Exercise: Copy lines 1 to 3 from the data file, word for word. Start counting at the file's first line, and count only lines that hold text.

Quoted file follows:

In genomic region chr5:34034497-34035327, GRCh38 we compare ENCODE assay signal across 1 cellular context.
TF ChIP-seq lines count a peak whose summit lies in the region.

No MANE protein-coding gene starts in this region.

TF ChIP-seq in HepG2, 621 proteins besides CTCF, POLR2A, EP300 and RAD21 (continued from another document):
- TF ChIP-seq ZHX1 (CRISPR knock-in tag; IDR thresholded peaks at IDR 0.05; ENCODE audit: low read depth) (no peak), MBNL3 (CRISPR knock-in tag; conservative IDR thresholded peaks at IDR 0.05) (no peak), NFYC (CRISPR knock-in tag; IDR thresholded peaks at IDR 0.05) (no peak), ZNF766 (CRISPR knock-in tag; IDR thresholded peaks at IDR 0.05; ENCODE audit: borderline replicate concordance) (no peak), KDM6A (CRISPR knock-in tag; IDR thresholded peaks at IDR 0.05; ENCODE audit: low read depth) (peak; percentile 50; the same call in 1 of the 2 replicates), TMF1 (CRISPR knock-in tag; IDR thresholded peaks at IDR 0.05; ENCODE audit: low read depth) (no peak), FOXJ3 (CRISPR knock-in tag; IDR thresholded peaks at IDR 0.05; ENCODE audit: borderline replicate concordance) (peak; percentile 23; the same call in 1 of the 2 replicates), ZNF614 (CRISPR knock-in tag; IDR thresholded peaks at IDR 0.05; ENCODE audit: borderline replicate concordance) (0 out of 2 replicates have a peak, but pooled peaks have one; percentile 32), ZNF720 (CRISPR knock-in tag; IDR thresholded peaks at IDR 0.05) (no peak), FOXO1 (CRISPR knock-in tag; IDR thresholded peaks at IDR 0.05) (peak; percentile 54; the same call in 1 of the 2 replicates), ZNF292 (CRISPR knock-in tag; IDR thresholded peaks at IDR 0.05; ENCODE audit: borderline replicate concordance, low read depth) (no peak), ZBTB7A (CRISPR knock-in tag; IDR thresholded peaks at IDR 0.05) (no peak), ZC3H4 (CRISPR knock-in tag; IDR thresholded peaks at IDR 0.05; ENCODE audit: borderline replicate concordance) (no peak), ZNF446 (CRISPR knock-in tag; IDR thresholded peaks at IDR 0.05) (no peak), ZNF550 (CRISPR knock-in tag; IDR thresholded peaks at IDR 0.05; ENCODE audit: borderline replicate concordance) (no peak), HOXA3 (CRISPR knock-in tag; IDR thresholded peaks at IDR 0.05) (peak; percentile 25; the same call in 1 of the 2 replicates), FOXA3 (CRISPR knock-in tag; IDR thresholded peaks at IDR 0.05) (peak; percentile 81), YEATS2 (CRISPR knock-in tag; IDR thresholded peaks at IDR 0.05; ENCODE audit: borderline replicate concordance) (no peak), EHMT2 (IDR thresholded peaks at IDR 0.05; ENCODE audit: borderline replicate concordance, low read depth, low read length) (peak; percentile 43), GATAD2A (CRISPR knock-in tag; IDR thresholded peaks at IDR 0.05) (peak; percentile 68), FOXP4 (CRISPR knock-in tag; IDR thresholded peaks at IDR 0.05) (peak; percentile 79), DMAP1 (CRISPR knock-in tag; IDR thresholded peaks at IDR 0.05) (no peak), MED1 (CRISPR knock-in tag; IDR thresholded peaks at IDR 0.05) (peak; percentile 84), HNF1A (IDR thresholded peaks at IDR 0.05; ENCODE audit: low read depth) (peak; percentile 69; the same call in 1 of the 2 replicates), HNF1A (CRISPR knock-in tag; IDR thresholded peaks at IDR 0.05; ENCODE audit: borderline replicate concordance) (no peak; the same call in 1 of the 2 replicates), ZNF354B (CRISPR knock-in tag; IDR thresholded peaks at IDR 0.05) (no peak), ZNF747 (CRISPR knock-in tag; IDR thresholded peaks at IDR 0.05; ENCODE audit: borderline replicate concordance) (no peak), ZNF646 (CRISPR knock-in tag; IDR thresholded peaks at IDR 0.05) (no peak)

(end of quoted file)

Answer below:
In genomic region chr5:34034497-34035327, GRCh38 we compare ENCODE assay signal across 1 cellular context.
TF ChIP-seq lines count a peak whose summit lies in the region.

No MANE protein-coding gene starts in this region.